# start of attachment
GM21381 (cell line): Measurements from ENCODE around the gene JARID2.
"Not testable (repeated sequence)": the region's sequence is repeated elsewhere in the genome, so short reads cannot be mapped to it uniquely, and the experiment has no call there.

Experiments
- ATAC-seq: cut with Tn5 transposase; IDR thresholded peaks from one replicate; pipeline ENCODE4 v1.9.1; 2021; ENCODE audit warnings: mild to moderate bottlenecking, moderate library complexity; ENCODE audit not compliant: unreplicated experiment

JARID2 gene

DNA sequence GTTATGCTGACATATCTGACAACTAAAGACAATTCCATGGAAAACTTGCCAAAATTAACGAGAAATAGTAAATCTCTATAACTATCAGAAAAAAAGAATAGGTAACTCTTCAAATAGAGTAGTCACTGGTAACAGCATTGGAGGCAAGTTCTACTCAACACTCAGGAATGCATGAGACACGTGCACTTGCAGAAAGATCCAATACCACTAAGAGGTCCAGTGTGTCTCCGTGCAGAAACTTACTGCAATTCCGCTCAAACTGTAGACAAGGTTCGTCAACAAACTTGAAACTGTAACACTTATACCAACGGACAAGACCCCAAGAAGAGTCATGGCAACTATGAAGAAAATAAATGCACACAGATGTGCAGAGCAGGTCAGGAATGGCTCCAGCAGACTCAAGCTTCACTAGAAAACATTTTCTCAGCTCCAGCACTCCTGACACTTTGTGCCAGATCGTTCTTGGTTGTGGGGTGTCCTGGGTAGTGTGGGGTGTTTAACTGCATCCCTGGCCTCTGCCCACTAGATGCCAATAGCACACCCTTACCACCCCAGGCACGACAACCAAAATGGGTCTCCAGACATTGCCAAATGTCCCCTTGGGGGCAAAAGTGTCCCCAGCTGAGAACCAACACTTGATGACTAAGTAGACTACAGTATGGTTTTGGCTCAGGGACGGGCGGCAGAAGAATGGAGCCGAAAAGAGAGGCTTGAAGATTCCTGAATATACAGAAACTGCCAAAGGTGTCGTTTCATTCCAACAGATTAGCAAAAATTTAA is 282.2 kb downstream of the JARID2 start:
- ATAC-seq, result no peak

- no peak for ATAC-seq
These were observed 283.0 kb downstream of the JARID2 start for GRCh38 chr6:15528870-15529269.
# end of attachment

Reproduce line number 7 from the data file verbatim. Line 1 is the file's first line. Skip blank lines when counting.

- ATAC-seq, result no peak